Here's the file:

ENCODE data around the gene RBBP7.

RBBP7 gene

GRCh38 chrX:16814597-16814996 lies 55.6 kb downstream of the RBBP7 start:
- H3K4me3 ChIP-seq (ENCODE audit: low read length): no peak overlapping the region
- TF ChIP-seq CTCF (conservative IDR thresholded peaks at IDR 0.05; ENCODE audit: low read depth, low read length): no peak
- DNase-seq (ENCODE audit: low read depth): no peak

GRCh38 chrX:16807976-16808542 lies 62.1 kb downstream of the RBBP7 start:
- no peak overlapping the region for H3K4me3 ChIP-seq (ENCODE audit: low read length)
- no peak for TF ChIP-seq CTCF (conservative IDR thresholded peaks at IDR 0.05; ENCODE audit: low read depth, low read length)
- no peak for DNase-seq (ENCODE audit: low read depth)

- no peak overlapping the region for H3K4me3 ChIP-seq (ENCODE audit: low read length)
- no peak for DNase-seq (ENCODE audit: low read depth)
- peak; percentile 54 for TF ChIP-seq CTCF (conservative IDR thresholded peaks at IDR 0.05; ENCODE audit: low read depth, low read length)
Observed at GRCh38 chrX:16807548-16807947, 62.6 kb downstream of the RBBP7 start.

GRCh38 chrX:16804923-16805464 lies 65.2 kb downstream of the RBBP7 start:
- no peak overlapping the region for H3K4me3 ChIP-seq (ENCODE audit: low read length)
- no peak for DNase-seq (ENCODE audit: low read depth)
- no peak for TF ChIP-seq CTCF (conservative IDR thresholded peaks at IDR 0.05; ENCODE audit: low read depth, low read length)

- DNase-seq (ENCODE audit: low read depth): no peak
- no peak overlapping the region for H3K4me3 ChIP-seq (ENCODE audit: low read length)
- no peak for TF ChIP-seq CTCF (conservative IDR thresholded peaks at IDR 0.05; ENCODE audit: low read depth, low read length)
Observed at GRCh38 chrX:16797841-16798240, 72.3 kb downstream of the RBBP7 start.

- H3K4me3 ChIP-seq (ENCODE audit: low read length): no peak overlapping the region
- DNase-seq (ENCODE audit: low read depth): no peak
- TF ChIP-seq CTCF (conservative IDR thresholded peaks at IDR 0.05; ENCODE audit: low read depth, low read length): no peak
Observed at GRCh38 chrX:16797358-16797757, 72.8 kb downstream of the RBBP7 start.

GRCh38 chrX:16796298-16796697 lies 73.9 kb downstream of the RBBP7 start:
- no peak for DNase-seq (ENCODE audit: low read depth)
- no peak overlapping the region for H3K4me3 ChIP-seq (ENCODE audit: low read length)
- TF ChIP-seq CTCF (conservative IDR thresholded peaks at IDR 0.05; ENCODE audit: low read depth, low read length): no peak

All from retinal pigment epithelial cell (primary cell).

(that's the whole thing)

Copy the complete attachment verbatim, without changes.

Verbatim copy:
ENCODE data around the gene RBBP7.

RBBP7 gene

GRCh38 chrX:16814597-16814996 lies 55.6 kb downstream of the RBBP7 start:
- H3K4me3 ChIP-seq (ENCODE audit: low read length): no peak overlapping the region
- TF ChIP-seq CTCF (conservative IDR thresholded peaks at IDR 0.05; ENCODE audit: low read depth, low read length): no peak
- DNase-seq (ENCODE audit: low read depth): no peak

GRCh38 chrX:16807976-16808542 lies 62.1 kb downstream of the RBBP7 start:
- no peak overlapping the region for H3K4me3 ChIP-seq (ENCODE audit: low read length)
- no peak for TF ChIP-seq CTCF (conservative IDR thresholded peaks at IDR 0.05; ENCODE audit: low read depth, low read length)
- no peak for DNase-seq (ENCODE audit: low read depth)

- no peak overlapping the region for H3K4me3 ChIP-seq (ENCODE audit: low read length)
- no peak for DNase-seq (ENCODE audit: low read depth)
- peak; percentile 54 for TF ChIP-seq CTCF (conservative IDR thresholded peaks at IDR 0.05; ENCODE audit: low read depth, low read length)
Observed at GRCh38 chrX:16807548-16807947, 62.6 kb downstream of the RBBP7 start.

GRCh38 chrX:16804923-16805464 lies 65.2 kb downstream of the RBBP7 start:
- no peak overlapping the region for H3K4me3 ChIP-seq (ENCODE audit: low read length)
- no peak for DNase-seq (ENCODE audit: low read depth)
- no peak for TF ChIP-seq CTCF (conservative IDR thresholded peaks at IDR 0.05; ENCODE audit: low read depth, low read length)

- DNase-seq (ENCODE audit: low read depth): no peak
- no peak overlapping the region for H3K4me3 ChIP-seq (ENCODE audit: low read length)
- no peak for TF ChIP-seq CTCF (conservative IDR thresholded peaks at IDR 0.05; ENCODE audit: low read depth, low read length)
Observed at GRCh38 chrX:16797841-16798240, 72.3 kb downstream of the RBBP7 start.

- H3K4me3 ChIP-seq (ENCODE audit: low read length): no peak overlapping the region
- DNase-seq (ENCODE audit: low read depth): no peak
- TF ChIP-seq CTCF (conservative IDR thresholded peaks at IDR 0.05; ENCODE audit: low read depth, low read length): no peak
Observed at GRCh38 chrX:16797358-16797757, 72.8 kb downstream of the RBBP7 start.

GRCh38 chrX:16796298-16796697 lies 73.9 kb downstream of the RBBP7 start:
- no peak for DNase-seq (ENCODE audit: low read depth)
- no peak overlapping the region for H3K4me3 ChIP-seq (ENCODE audit: low read length)
- TF ChIP-seq CTCF (conservative IDR thresholded peaks at IDR 0.05; ENCODE audit: low read depth, low read length): no peak

All from retinal pigment epithelial cell (primary cell).